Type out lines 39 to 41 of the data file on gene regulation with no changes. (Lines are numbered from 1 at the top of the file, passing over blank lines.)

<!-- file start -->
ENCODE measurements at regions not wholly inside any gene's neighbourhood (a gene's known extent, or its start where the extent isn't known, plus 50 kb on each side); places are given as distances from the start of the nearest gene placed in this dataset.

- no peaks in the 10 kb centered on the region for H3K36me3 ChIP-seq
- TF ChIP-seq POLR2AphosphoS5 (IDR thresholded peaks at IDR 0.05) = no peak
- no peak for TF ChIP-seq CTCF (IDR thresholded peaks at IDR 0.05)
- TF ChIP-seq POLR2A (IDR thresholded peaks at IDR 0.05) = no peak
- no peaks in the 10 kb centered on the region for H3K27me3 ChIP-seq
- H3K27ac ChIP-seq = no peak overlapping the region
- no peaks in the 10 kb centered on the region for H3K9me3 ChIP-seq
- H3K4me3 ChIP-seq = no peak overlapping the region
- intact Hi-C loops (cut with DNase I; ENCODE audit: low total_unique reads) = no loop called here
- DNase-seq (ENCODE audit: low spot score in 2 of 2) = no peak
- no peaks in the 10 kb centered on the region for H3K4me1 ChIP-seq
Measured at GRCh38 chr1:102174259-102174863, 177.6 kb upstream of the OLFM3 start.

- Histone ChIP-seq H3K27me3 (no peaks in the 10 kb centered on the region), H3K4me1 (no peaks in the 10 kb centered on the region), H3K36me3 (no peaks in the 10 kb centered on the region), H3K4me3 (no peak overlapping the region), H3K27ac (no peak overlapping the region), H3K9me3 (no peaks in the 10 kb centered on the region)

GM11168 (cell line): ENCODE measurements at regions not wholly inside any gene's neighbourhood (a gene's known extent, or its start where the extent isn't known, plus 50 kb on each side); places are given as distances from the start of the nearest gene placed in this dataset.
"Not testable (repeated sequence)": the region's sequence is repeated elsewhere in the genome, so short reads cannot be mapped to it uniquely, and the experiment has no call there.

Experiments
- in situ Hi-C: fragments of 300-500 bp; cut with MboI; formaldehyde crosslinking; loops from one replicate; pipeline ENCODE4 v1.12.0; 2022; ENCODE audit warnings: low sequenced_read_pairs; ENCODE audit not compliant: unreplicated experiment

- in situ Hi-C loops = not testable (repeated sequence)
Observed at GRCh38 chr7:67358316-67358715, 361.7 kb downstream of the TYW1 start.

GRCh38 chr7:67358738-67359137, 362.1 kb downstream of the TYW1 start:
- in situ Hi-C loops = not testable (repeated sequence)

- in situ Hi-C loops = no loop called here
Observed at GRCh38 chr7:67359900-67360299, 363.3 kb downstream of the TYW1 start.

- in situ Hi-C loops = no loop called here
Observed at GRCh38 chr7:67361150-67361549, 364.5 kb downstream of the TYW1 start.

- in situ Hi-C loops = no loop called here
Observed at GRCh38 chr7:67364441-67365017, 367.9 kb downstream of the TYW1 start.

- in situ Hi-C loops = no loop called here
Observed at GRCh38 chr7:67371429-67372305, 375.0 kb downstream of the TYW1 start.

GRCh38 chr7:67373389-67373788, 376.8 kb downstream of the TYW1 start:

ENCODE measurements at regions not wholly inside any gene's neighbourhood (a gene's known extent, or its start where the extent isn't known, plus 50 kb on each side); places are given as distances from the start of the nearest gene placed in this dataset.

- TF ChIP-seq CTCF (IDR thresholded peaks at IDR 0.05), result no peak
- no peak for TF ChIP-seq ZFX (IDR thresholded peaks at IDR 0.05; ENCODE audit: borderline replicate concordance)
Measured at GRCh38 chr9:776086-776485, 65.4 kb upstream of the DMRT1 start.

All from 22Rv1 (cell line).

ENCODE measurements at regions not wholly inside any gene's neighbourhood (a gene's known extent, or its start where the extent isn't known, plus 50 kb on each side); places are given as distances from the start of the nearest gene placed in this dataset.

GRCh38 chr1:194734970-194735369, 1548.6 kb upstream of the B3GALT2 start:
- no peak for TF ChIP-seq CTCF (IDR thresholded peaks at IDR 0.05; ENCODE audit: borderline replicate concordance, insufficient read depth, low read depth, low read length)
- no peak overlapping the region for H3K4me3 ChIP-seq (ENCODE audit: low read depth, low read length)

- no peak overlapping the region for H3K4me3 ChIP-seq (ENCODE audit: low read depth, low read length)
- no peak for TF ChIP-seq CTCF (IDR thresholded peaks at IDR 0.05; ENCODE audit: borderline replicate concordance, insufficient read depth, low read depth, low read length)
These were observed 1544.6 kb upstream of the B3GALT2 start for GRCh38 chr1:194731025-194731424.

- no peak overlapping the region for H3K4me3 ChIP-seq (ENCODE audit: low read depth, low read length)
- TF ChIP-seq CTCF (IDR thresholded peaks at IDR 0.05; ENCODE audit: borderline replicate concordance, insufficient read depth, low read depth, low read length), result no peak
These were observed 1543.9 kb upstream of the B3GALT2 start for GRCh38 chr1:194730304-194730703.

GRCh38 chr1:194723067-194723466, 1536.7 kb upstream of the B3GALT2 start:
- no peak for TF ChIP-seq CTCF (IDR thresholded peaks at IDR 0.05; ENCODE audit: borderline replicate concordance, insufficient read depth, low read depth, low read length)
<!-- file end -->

- no peak for TF ChIP-seq CTCF (IDR thresholded peaks at IDR 0.05; ENCODE audit: borderline replicate concordance, insufficient read depth, low read depth, low read length)
- no peak overlapping the region for H3K4me3 ChIP-seq (ENCODE audit: low read depth, low read length)

- no peak overlapping the region for H3K4me3 ChIP-seq (ENCODE audit: low read depth, low read length)